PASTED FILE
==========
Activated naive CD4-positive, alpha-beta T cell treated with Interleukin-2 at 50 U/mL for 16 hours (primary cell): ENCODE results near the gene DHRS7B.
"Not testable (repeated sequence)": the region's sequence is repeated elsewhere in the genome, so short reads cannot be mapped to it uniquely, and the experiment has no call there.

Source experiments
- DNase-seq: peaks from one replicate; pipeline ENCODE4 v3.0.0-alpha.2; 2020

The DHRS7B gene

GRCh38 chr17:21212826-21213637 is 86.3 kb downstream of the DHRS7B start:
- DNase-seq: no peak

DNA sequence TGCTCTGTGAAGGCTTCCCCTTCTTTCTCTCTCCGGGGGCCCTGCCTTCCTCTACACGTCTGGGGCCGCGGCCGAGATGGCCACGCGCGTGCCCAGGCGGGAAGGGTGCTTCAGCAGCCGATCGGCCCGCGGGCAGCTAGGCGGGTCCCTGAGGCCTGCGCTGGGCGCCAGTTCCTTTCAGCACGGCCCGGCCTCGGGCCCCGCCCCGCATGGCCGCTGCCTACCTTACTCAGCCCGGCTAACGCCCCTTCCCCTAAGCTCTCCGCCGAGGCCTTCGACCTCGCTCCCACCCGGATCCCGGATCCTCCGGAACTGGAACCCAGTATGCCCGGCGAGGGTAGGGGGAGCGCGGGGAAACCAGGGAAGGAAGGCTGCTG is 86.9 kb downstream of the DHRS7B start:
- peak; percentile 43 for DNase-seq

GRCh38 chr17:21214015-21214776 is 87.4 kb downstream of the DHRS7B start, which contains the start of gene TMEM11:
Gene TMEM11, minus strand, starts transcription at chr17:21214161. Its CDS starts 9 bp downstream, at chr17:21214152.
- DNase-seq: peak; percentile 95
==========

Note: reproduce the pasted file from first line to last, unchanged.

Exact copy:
Activated naive CD4-positive, alpha-beta T cell treated with Interleukin-2 at 50 U/mL for 16 hours (primary cell): ENCODE results near the gene DHRS7B.
"Not testable (repeated sequence)": the region's sequence is repeated elsewhere in the genome, so short reads cannot be mapped to it uniquely, and the experiment has no call there.

Source experiments
- DNase-seq: peaks from one replicate; pipeline ENCODE4 v3.0.0-alpha.2; 2020

The DHRS7B gene

GRCh38 chr17:21212826-21213637 is 86.3 kb downstream of the DHRS7B start:
- DNase-seq: no peak

DNA sequence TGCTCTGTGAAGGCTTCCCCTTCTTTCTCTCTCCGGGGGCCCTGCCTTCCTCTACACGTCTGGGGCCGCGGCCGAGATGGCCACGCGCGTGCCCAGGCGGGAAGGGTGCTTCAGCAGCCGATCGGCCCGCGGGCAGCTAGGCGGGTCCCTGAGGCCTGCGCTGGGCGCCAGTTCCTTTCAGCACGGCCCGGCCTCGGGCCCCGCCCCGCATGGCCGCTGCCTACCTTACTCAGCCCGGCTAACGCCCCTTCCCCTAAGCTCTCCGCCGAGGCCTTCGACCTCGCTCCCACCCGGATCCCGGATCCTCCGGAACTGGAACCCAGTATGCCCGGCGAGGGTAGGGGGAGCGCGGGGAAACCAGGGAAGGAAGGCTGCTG is 86.9 kb downstream of the DHRS7B start:
- peak; percentile 43 for DNase-seq

GRCh38 chr17:21214015-21214776 is 87.4 kb downstream of the DHRS7B start, which contains the start of gene TMEM11:
Gene TMEM11, minus strand, starts transcription at chr17:21214161. Its CDS starts 9 bp downstream, at chr17:21214152.
- DNase-seq: peak; percentile 95